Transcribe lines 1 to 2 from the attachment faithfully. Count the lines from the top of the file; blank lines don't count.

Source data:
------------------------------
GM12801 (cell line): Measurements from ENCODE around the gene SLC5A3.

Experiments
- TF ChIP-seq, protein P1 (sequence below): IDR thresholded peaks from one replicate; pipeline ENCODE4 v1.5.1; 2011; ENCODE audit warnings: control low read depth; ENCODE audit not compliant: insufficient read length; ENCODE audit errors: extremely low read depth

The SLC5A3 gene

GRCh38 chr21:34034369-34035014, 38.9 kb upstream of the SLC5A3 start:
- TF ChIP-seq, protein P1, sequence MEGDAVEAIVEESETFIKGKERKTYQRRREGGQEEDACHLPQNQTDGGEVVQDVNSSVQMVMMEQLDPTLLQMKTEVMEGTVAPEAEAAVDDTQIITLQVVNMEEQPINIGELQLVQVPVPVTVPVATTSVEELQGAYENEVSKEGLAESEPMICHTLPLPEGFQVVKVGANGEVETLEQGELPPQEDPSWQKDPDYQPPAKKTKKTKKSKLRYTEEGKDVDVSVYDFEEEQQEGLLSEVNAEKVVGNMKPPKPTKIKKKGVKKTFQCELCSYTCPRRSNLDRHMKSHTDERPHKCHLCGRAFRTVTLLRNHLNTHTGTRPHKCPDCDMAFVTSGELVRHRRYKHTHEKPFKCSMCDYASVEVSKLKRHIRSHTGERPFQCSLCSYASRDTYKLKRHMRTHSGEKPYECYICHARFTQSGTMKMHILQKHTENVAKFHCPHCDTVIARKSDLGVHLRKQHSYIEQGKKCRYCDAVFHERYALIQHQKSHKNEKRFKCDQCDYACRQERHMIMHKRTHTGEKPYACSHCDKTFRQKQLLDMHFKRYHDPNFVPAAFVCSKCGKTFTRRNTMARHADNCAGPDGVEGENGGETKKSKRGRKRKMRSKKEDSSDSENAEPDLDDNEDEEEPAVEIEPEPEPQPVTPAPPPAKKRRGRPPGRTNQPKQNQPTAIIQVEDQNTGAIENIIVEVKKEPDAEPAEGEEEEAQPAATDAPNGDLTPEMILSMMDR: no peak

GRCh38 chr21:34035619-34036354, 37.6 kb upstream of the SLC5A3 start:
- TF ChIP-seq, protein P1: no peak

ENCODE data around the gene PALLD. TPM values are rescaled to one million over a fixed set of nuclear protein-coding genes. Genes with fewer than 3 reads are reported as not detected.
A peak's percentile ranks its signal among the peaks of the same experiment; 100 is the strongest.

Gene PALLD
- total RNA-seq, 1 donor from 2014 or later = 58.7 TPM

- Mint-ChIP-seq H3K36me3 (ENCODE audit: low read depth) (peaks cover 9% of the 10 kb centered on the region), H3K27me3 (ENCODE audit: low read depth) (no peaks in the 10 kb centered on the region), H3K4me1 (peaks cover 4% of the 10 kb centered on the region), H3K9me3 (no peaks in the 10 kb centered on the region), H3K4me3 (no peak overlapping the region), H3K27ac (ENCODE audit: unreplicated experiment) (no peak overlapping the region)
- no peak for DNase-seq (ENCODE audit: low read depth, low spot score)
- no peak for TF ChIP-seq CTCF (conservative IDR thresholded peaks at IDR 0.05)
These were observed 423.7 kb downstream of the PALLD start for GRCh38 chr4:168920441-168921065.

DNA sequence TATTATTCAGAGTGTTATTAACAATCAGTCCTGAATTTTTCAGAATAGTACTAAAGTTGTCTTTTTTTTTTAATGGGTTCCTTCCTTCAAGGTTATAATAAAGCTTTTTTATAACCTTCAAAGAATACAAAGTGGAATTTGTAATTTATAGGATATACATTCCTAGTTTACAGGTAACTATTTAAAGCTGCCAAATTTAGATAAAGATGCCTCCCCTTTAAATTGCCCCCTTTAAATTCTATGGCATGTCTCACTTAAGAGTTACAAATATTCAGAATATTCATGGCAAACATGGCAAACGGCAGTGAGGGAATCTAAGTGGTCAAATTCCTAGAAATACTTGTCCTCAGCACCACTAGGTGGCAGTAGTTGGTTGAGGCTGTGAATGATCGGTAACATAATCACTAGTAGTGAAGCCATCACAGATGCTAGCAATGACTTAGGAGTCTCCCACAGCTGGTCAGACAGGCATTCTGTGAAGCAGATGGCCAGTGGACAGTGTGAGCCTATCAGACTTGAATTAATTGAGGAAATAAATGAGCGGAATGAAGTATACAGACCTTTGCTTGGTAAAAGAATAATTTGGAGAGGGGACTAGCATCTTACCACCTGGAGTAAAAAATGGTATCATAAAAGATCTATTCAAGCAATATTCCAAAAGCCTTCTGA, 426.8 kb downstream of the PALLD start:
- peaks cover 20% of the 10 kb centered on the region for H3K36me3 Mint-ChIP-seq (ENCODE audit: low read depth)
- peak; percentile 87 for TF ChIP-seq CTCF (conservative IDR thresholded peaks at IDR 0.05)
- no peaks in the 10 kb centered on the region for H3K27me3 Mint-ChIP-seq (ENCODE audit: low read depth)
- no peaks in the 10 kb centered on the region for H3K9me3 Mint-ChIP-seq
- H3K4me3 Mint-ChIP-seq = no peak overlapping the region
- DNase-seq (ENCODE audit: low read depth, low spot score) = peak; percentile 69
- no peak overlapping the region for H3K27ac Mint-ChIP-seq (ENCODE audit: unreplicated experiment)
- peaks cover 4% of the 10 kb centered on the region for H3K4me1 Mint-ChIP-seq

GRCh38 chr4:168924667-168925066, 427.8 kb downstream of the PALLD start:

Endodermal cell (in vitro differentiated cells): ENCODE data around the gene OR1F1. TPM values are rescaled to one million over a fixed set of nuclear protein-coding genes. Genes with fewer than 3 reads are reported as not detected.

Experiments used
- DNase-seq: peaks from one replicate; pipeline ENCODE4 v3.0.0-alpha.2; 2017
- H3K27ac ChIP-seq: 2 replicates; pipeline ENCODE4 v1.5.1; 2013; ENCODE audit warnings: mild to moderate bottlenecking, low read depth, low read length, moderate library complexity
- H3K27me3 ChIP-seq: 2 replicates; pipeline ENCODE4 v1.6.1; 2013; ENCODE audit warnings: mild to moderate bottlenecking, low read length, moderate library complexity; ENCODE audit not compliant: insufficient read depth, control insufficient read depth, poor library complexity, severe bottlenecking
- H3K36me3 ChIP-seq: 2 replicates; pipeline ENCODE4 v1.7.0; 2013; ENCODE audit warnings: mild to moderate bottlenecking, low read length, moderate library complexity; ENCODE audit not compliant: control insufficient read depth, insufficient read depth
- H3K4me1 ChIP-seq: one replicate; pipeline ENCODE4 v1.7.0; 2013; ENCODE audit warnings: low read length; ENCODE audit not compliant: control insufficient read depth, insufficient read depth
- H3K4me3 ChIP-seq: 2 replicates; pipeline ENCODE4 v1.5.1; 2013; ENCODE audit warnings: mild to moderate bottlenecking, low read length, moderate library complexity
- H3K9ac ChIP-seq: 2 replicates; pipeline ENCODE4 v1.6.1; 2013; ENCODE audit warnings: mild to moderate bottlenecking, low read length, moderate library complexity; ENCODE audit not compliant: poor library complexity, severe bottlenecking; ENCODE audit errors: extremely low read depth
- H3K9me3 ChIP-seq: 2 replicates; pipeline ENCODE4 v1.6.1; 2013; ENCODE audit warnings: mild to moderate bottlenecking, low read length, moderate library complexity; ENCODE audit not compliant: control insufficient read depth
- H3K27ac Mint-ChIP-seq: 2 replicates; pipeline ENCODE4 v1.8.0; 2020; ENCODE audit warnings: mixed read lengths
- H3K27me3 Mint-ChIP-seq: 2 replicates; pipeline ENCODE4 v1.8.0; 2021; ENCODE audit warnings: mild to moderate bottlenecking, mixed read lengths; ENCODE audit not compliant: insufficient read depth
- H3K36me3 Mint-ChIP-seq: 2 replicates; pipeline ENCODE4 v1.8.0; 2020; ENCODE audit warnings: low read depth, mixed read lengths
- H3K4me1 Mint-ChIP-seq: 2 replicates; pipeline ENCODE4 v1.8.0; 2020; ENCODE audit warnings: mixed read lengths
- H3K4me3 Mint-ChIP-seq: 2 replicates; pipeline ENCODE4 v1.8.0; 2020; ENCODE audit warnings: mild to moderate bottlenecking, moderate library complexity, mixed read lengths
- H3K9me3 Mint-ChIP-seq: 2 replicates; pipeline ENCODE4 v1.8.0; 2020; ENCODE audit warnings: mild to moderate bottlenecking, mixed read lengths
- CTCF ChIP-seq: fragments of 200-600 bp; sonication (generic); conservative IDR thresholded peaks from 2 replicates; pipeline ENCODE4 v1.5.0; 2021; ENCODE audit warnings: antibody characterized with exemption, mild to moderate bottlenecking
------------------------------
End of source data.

GM12801 (cell line): Measurements from ENCODE around the gene SLC5A3.

Experiments